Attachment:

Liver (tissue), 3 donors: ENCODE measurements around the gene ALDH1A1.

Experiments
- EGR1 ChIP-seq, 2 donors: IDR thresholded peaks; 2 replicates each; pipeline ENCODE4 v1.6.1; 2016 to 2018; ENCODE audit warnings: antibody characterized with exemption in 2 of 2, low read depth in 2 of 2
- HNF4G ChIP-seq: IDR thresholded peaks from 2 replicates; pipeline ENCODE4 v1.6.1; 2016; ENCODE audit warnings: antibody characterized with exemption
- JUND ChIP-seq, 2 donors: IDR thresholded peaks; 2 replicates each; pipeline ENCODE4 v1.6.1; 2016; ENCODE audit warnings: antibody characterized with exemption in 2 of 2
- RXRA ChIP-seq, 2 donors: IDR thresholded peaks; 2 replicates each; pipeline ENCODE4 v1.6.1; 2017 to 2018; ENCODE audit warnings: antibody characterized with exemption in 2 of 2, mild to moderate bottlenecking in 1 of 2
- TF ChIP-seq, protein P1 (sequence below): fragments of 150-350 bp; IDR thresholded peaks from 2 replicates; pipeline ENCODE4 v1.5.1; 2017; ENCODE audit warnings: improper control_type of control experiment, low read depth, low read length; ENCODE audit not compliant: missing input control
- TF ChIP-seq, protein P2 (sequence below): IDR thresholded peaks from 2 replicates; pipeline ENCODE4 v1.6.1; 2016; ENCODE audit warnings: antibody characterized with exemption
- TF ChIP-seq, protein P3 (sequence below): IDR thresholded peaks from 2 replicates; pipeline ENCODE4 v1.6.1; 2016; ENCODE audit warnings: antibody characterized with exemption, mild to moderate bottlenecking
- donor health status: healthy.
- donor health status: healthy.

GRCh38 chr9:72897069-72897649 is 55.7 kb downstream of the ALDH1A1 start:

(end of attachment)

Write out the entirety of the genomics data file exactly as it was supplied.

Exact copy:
Liver (tissue), 3 donors: ENCODE measurements around the gene ALDH1A1.

Experiments
- EGR1 ChIP-seq, 2 donors: IDR thresholded peaks; 2 replicates each; pipeline ENCODE4 v1.6.1; 2016 to 2018; ENCODE audit warnings: antibody characterized with exemption in 2 of 2, low read depth in 2 of 2
- HNF4G ChIP-seq: IDR thresholded peaks from 2 replicates; pipeline ENCODE4 v1.6.1; 2016; ENCODE audit warnings: antibody characterized with exemption
- JUND ChIP-seq, 2 donors: IDR thresholded peaks; 2 replicates each; pipeline ENCODE4 v1.6.1; 2016; ENCODE audit warnings: antibody characterized with exemption in 2 of 2
- RXRA ChIP-seq, 2 donors: IDR thresholded peaks; 2 replicates each; pipeline ENCODE4 v1.6.1; 2017 to 2018; ENCODE audit warnings: antibody characterized with exemption in 2 of 2, mild to moderate bottlenecking in 1 of 2
- TF ChIP-seq, protein P1 (sequence below): fragments of 150-350 bp; IDR thresholded peaks from 2 replicates; pipeline ENCODE4 v1.5.1; 2017; ENCODE audit warnings: improper control_type of control experiment, low read depth, low read length; ENCODE audit not compliant: missing input control
- TF ChIP-seq, protein P2 (sequence below): IDR thresholded peaks from 2 replicates; pipeline ENCODE4 v1.6.1; 2016; ENCODE audit warnings: antibody characterized with exemption
- TF ChIP-seq, protein P3 (sequence below): IDR thresholded peaks from 2 replicates; pipeline ENCODE4 v1.6.1; 2016; ENCODE audit warnings: antibody characterized with exemption, mild to moderate bottlenecking
- donor health status: healthy.
- donor health status: healthy.

GRCh38 chr9:72897069-72897649 is 55.7 kb downstream of the ALDH1A1 start: